• Paul Satchwill


Over the past 48 hours I have felt more loved than possibly any other time in my life. Calls, texts, emails and DM's from friends- even strangers!- showing their support for me and my LGBTQ+ brothers and sisters. The Anonymous Writer thought that their letter would instill fear and bully me into taking down my flag. I have to laugh at just how much their plan backfired! Reading the hope-filled comments on my original Facebook post brings tears to my eyes. Amongst this sea of emotion and support, however, the question has to be asked: what now?

Our community has the passion, education, and people-power to make tremendous progress and change if we truly rally together. So, how do we do it? Here are some ideas:

Fly a flag or symbol of support. It may seem bold, but placing a flag, sticker, or simply a rainbow in your window is a great way to be an ally. Here's a great gay/veteran owned Etsy shop to buy from. My neighbor's have hand-drawn pride rainbows and posters in their windows that their daughter drew, so if anything, construction paper will do the job.

Be vocal on social media. Facebook is one of the few social media's that does not operate in an echo chamber, and you're bound to come across homophobic rhetoric while you scroll, probably from someone defending their views with their faith. Past a link to the Reformation Project's Facebook page in the comments and ask the original poster to seek more education on the LGBTQ+ community. Scrolling by a hateful post is the same as ignoring a hateful comment in conversation.

Be bold in face-to-face conversation. Unfortunately, many of us have families who hold deep biases against various minority groups. While a Twitter feud with a total stranger might not bring much change, conversations with family members can be incredibly powerful. The closer you are with the family member or friend, the harder the conversation may be- but you're the most qualified person to have it. A great way to get them started is to send them my original post and ask them how it made them feel. That conversation starter could take you a long way.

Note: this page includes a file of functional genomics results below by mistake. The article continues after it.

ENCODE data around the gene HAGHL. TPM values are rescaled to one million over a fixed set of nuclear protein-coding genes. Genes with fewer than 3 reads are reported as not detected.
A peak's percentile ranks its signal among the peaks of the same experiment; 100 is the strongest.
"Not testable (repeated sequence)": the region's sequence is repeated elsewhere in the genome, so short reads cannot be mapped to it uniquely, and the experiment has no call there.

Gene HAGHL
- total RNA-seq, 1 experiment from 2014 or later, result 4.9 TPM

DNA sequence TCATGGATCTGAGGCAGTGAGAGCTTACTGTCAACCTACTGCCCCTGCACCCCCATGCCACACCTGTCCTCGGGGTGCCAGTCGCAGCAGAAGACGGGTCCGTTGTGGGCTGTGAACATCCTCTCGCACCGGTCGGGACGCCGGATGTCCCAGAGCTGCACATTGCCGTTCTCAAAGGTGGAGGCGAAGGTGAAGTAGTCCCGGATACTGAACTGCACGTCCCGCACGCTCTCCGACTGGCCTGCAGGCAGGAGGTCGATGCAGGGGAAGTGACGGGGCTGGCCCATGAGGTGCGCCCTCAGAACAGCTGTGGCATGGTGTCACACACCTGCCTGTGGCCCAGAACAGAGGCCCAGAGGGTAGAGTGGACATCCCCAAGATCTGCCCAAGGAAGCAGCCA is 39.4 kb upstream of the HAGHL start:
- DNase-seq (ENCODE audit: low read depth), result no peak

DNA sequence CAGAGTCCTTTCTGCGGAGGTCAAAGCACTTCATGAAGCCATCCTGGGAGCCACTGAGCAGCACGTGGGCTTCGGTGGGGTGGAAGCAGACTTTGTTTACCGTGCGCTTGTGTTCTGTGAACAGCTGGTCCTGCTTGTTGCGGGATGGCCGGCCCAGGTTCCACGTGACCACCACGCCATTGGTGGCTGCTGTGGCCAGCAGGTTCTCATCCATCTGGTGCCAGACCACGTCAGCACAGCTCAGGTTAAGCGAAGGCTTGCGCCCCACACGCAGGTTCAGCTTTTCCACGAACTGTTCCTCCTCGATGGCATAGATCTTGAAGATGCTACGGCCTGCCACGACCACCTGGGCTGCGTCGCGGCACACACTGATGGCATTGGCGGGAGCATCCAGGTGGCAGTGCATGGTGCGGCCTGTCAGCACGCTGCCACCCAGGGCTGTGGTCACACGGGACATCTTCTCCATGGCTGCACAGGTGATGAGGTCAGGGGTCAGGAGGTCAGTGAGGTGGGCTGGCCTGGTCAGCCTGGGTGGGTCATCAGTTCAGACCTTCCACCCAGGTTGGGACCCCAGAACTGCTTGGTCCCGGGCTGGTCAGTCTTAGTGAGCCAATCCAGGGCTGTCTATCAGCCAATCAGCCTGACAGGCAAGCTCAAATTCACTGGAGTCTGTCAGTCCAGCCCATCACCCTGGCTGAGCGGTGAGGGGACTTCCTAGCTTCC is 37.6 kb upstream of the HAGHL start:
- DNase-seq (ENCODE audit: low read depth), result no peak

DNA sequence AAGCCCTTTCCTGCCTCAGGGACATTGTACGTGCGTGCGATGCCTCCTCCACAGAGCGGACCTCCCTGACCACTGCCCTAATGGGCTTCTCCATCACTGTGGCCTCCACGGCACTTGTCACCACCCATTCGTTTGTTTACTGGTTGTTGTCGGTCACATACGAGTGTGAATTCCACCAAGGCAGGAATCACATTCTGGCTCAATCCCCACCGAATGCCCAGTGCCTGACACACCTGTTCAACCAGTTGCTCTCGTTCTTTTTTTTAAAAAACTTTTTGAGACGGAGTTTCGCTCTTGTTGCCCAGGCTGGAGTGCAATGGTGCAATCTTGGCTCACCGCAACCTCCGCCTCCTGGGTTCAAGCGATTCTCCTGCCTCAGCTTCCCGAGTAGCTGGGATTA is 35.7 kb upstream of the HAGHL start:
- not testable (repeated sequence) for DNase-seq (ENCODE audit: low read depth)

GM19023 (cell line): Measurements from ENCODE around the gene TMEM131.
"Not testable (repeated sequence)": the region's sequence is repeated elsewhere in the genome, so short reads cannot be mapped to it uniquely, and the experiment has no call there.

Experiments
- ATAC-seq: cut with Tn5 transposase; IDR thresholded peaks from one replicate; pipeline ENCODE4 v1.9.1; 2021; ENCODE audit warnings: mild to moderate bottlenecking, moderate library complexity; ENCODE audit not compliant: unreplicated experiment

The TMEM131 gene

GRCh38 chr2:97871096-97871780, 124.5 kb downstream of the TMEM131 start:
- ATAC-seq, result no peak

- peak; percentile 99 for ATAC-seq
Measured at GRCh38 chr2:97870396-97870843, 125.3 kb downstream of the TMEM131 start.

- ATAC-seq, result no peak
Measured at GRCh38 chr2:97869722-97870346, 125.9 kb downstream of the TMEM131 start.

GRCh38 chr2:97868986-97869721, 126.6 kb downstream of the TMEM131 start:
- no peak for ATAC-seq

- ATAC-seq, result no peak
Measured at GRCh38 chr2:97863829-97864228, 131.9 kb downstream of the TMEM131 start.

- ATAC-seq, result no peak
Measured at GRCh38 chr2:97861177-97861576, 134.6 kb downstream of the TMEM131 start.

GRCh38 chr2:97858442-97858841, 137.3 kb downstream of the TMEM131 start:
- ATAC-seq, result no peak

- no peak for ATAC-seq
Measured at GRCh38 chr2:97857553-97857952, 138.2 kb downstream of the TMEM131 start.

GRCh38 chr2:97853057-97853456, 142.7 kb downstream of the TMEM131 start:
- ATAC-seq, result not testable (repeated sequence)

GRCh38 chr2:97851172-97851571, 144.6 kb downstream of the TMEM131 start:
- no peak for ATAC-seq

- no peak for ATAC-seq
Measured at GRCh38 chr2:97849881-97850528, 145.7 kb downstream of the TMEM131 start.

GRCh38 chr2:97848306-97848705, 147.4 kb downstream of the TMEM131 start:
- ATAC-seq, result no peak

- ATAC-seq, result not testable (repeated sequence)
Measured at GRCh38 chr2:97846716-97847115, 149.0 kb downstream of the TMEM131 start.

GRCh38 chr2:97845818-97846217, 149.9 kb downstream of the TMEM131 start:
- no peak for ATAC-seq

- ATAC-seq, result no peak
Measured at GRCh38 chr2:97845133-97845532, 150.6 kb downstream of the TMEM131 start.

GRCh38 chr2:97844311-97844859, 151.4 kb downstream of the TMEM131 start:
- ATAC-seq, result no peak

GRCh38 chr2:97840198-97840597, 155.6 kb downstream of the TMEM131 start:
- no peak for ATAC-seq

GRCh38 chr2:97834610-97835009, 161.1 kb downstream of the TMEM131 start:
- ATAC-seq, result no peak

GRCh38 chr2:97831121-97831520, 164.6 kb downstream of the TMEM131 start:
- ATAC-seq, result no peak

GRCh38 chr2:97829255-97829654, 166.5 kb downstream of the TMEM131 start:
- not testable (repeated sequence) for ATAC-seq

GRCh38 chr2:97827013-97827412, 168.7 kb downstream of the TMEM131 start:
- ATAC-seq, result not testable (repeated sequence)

Donate to local organizations. While there are plenty of national organizations that are worthy of donations, it is often easier to effect change at the local level. Make a donation to a local organization with the stipulation that the money is used for Diversity & Inclusivity purposes. That way you know where how your money will be used, and who it will have the greatest impact on.

Join a committee or board. The easiest way to make positive change is to be a part of the conversation in your own community. Join a board or committee, and propose D&I initiatives that your group can implement. If you don't do it, who else will? It can be time consuming to be involved at that level, but change does not happen overnight, and if you sit on the sidelines you're not really in the game. Here is a list of Batesville organizations you can explore.

These are just a few of the many, many ways that you and I can be involved to further create change in our community. Please join in the conversation and suggest further approaches to making our community a more accepting place. This is only the beginning, and remember, you are loved.



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